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Bears of Alaska
Photos of both black and brown bears, courtesy of Milo Burcham.
The Chugach and Tongass National Forests of Alaska are home to thousands of black bears (Ursus americanus) and brown bears (Ursus arctos). Seeing a bear in the wild can be the highlight of any trip.
Know Before You Go printable safety sheet (PDF)
Bear Biology, Behavior, and Status
Bears are intelligent animals, capable of learning and modifying their behavior based on life experiences. All species have an acute sense of smell. The First Nations have a poignant saying: “A pine needle fell. The eagle saw it. The deer heard it. The bear smelled it.” Smell is a bear’s most fundamental and important sense. Bears are thought to have reasonable visual acuity and hearing. Knowledge of bears’ senses and appreciation of their curious nature is useful information to remember when in bear country.
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Black bears (Ursus americanus) are the most abundant and widely distributed of the three species of North American bears; they have been recorded in all Forest Service Regions. Black bears can vary in color from jet black to white. Given the number and extensive range of black bears in North America, this is the bear species people are most likely to encounter. Responsible human behavior and proper people management in black bear country deserves attention.
The American black bear is not listed under the Endangered Species Act (ESA) anywhere within its range. The Louisiana subspecies (Ursus americanus luteolus) was listed as Threatened under the ESA (1992) and was delisted on March 10, 2016 (Federal Register; Vol. 81, No. 48, 13124-13171) due to recovery. Recovery was made possible because of voluntary landowner-incentive based habitat restoration programs and environmental regulations that stopped the net loss of forested lands in the Lower Mississippi River Alluvial River Valley and resulted in significant habitat gains. American black bears within the range of the Louisiana black bear (LA, MS, TX) previously protected due to ‘similarity of appearance,’ were also removed from listing.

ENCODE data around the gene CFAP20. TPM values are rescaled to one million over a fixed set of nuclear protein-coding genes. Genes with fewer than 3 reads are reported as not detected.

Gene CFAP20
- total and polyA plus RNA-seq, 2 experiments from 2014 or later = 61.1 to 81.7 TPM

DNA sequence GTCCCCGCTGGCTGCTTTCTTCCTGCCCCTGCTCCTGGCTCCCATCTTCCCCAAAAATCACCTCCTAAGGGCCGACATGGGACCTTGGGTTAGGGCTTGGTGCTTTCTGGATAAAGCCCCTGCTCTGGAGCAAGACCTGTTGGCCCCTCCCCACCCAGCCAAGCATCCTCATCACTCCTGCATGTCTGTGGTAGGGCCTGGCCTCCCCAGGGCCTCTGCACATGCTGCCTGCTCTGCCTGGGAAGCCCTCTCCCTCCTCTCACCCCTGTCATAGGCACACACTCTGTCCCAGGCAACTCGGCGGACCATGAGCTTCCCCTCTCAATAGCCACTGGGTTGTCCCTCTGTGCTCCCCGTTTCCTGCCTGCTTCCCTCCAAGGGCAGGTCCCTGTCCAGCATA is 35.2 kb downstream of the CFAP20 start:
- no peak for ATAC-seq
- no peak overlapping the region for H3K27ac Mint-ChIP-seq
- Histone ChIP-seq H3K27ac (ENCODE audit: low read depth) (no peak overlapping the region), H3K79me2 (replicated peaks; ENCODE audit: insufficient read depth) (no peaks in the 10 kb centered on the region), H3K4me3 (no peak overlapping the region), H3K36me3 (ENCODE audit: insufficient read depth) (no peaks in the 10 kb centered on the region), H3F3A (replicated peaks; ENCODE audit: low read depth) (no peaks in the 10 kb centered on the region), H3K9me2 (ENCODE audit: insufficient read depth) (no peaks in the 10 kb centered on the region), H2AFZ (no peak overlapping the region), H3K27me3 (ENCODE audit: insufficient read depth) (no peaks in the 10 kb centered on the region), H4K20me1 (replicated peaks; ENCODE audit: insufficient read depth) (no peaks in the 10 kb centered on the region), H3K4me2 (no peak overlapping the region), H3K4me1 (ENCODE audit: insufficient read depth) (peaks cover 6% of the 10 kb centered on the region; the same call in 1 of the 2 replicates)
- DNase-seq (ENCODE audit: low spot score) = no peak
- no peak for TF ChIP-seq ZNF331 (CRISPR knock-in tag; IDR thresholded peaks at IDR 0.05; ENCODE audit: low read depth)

- Reproduction: Breeding usually occurs during June and July (August in the species' northern range) and lasts for 2–3 months. Gestation doesn’t begin until fertilized eggs implant in the female’s womb in November; litters (typically 2 or 3 cubs) are born in late January to early February during hibernation. Reabsorption of the eggs can occur if the female does not receive proper nutrients and caloric intake before entering hibernation. If gestation is successful, a female will begin nursing her cubs during hibernation. Cubs are dependent on their mother's milk for 30 weeks and will reach independence at 16–18 months. Mothers (sows) may be protective of their young and will send their cubs up trees or could attack if they perceive their cubs are threatened.